FINDING ARTHUR (THAM YING HONG a.k.a. THAM YIN HONG)
When I first encountered this case (WO 235/821), I noticed that there were some things that were quite unusual about it compared to other trial cases I had examined. To begin with, the victims were not only named but there were details such as the addresses of their homes. There was mention of a simultaneous raid on the victims' two homes. That he had two homes suggested to me that he was of prominent standing and as such, became an obvious suspect during the Double Tenth Incident.
On a whim and a hunch, I decided to search for Tham Ying Hong online through the addresses mentioned in the trial papers. This brought me in touch with Ian, who is Tham Ying Hong's great-grandson. From this contact, I learned that Tham Ying Hong (a.k.a. Tham Yin Hong) was born on 15 July 1894 and had an English name -- Arthur. This suggested to me that he was likely a 'King's Chinese' (i.e. elite class of English-speaking Chinese). And that his role, stated in the trial papers as 'Chinese Inspector of Fisheries Department,' was a prominent one in the British colonial government. In fact, Ian refers to Arthur's occupation as 'Director of the Fisheries Department.' The reason why he had two homes was because he had two wives. Kenneth Tham Keng Yan was his only son.
I was really blown away with what Ian shared. In my experience analysing the trials, you don't often get much of a sense of who the victims really are or their background. To be able to hear from surviving relatives is such an amazing Godsend. To be able to learn a bit more about the victim's background also helps clarify circumstances. I shared the case involving Ian's great-grandfather and grandfather with him and asked him if he would share any documents, photos or stories he might have. He said he would ask around his relatives. And then, everything went silent.
What a wonderful surprise! Ian sent me an email, almost four years since we last corresponded. He attached a collection of photos; they were of a younger Arthur looking very dapper and smart in a variety of outfits, some with Kenneth as a child, including one with his wife. Finally, to be able to put a face to a name. I am very touched. These moments mean a lot to me. Because they remind me that these folks aren't just names on yellowed paper, but real people. I am very glad that Kenneth survived and the clan has grown. If he hadn't, Arthur's bloodline would have ended that tragic November night in 1943. He was only 50 years old.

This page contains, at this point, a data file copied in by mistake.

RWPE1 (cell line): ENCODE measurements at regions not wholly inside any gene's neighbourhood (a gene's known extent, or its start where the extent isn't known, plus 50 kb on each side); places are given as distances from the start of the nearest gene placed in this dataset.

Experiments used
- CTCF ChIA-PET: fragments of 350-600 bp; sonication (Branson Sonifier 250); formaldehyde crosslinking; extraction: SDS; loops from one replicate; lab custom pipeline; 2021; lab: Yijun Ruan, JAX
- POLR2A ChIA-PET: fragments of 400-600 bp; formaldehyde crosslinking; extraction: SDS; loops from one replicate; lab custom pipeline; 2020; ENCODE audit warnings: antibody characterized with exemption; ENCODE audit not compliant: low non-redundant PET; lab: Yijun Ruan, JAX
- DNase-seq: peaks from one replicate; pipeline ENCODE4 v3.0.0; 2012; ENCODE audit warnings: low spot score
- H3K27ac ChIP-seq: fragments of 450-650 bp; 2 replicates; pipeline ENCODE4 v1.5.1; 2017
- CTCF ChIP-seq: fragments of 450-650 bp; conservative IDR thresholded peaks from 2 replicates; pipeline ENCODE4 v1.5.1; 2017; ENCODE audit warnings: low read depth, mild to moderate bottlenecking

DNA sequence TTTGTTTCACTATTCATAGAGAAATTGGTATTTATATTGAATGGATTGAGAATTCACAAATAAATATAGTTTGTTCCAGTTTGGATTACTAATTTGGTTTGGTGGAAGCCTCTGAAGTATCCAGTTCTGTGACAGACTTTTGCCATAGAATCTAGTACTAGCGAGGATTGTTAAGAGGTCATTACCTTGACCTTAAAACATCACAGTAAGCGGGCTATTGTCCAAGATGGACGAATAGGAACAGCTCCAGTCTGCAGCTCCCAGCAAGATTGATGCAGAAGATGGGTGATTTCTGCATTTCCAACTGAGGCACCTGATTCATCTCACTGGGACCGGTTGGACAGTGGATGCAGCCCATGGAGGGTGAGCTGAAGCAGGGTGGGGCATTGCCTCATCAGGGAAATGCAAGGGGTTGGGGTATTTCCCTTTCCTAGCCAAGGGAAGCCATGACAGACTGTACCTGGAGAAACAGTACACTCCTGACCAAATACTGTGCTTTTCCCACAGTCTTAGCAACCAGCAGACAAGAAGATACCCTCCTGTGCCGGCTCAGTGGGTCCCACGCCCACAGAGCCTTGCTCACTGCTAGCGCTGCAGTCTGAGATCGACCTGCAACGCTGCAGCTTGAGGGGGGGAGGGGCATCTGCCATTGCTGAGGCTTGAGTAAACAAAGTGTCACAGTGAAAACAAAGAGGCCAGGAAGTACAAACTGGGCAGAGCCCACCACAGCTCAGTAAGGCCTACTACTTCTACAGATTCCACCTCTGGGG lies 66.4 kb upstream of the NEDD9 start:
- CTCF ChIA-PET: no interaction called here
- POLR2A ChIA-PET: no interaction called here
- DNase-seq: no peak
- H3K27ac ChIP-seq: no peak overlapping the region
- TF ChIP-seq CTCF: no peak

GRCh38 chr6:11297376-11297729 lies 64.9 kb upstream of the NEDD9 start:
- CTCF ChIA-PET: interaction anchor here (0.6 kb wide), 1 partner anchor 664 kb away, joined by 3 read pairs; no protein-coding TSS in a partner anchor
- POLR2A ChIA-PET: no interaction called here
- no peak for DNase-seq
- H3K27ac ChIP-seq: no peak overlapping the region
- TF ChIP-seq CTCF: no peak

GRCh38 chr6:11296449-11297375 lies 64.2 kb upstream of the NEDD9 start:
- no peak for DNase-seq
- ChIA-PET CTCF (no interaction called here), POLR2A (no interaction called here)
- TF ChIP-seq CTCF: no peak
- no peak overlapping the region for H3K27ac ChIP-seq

Darryl, Arthur's grand nephew, reached out to me on Facebook. There seems to be a confusion as to Arthur's Chinese name. The trial papers have him down as 'Tham Ying Hong.' From my correspondence with Ian, I understood that it should have been 'Tham Yin Hong,' so thought it was recorded incorrectly.
Darryl shares more background information with me and a press clipping dating back to when his great-grandfather, Tham Heng Wan, passed. It is an acknowledgement following the funeral in 1920. Apparently Tham Heng Wan was a Justice of the Peace in the Singapore colonial administration.
Darryl's grandfather is Tham Ying Yin, younger brother to Arthur. Tham Ying Yin was also the son-in-law of Koh Eng Watt, who had been Justice of the Peace of Labuan (Sabah) in British Borneo. Tham Ying Yin had married Koh Chit Lee, Koh Eng Watt's second daughter.
All these various relations only cement my initial hunch that this was a prominent family, who were, following what Darryl has shared, well connected. In an interesting twist, Koh Eng Watt's wife was a Japanese lady by the name of Yamada Ofuni. Koh Eng Watt passed away on 8 March 1937; his widow on 13 April 1941. I cannot help but wonder whether, if Yamada had lived, what treatment she or her family would have received during the Japanese Occupation of Labuan, which began in January 1942? For more information on this branch of the family, please see Rojak Librarian's blog on the graves of Koh Eng Watt and Yamada Ofuni.